forest fire

Scott Berger/Associated Press

Airport officials in some western states are concerned sporadic fuel shortages may hamper aerial firefighting operations. Planes and helicopters are critical in fighting wildfires raging across the West. Fire managers, however, say the problem is not widespread…or new. KNAU’s Melissa Sevigny reports.


Melissa Sevigny

Streets in east Flagstaff filled with mud and debris this week as flash floods poured down from the Museum Fire scar. The two-year-old burn scar is a study site for scientists at Northern Arizona University, who want to know how forests will recover from wildfires in a warmer, drier climate. Just before the flooding, KNAU’s Melissa Sevigny took a tour of the spot to learn about the experiment.


AP Photo/Marcio Jose Sanchez

Firefighters are tamping down on recent record-breaking wildfires in California. But KNAU’s Melissa Sevigny reports, scientists say bigger and more frequent blazes are here to stay.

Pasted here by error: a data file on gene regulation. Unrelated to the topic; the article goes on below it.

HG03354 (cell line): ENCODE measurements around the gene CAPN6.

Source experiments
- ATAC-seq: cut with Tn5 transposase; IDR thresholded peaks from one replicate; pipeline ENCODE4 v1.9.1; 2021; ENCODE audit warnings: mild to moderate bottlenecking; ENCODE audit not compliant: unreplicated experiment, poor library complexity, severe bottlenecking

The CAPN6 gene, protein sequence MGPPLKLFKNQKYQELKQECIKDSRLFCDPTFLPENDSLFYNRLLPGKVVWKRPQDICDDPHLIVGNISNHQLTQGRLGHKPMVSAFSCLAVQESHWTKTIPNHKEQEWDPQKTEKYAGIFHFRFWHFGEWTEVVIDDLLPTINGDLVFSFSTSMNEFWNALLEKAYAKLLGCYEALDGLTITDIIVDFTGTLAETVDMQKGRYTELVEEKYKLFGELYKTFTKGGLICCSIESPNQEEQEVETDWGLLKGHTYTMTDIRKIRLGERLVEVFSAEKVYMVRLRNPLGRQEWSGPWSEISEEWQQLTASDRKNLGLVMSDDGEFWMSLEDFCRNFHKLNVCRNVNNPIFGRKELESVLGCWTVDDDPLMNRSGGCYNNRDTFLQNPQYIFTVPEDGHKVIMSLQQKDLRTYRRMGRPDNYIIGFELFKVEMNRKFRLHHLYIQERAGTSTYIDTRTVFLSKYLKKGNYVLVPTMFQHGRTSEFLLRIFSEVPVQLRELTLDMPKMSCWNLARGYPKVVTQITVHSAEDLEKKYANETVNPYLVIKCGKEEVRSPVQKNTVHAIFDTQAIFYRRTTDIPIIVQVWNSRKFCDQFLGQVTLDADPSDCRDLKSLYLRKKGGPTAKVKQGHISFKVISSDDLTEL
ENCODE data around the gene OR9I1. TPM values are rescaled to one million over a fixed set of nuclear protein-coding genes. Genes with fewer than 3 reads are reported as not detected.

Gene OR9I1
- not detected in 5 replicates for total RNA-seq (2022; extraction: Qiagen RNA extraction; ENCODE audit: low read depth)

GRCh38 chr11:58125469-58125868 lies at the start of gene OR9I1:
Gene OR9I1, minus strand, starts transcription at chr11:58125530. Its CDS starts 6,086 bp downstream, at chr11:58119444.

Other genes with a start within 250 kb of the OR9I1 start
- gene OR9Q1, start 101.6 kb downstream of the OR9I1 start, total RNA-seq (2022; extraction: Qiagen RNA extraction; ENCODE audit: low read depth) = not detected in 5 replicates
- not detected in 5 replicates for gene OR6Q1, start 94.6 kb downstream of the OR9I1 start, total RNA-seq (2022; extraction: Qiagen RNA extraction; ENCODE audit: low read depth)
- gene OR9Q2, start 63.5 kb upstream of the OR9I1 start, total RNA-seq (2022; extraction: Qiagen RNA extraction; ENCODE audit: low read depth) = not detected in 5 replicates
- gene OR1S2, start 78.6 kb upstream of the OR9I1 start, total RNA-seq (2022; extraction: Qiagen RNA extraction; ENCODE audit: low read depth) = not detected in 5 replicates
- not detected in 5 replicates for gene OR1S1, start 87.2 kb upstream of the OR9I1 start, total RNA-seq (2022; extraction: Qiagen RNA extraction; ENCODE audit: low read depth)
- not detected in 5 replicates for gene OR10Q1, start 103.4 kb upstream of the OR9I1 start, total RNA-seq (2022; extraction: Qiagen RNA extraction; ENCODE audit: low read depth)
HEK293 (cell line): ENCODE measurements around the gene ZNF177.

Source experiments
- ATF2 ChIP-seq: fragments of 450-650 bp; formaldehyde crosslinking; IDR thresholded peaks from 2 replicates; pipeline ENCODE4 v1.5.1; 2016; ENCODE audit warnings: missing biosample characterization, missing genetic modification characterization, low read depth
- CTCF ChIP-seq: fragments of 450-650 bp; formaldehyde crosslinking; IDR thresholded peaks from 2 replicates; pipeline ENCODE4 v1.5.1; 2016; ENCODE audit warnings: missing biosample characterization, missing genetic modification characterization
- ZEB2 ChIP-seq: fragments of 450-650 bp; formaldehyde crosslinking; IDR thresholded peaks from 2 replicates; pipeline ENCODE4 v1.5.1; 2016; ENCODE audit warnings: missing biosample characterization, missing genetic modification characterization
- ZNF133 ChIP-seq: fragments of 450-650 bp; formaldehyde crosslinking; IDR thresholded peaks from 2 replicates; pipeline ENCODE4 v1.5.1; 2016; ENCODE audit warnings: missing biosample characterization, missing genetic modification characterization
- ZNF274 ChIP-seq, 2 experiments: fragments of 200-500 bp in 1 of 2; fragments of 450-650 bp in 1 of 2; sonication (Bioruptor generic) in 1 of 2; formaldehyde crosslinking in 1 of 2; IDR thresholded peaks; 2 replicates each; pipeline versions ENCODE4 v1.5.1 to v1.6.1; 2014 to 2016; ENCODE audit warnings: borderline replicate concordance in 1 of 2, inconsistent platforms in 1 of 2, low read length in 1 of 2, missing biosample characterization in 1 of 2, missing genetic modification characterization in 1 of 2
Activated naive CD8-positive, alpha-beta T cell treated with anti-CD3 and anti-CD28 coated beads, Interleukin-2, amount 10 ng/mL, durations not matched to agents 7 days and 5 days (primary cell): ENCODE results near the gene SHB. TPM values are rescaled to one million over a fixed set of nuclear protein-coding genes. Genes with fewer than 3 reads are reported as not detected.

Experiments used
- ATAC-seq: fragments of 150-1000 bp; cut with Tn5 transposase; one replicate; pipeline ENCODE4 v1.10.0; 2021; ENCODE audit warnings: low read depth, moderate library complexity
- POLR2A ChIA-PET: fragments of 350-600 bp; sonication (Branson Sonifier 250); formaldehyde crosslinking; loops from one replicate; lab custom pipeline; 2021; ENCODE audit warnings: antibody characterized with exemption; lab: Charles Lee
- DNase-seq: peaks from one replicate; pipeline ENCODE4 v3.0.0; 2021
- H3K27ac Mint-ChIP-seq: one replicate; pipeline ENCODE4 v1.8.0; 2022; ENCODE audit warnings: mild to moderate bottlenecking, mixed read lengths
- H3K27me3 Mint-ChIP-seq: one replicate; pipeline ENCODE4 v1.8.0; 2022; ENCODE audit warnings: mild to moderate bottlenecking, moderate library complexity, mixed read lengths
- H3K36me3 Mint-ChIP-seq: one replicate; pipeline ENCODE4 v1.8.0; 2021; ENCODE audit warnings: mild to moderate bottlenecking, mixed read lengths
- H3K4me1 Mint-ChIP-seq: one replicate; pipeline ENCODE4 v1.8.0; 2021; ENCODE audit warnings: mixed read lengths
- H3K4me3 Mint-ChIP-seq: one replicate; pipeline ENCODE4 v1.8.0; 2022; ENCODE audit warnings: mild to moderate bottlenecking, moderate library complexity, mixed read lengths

Shaula Hedwall

The Museum Fire burned nearly two thousand acres north of Flagstaff last July. The area is home to a federally threatened species, the Mexican Spotted Owl, and the fire affected three patches of habitat set aside for them, called Protected Activity Centers. KNAU’s Melissa Sevigny spoke with two wildlife biologists about how the owls are doing now, Shaula Hedwall of the U.S. Fish and Wildlife Service and Julia Camps of the Coconino National Forest.

Melissa Sevigny

It’s common now to see smoke in the air around Northern Arizona in the fall. Prescribed burns have become the norm for managing forests—especially around Flagstaff, which is a national model for forest management in an age of megafires. But nationwide, there’s a shortage of people qualified to do those burns, and funding is limited. The Nature Conservancy is trying to fill that gap by offering training for future “Burn Bosses.”  KNAU’s Melissa Sevigny reports.


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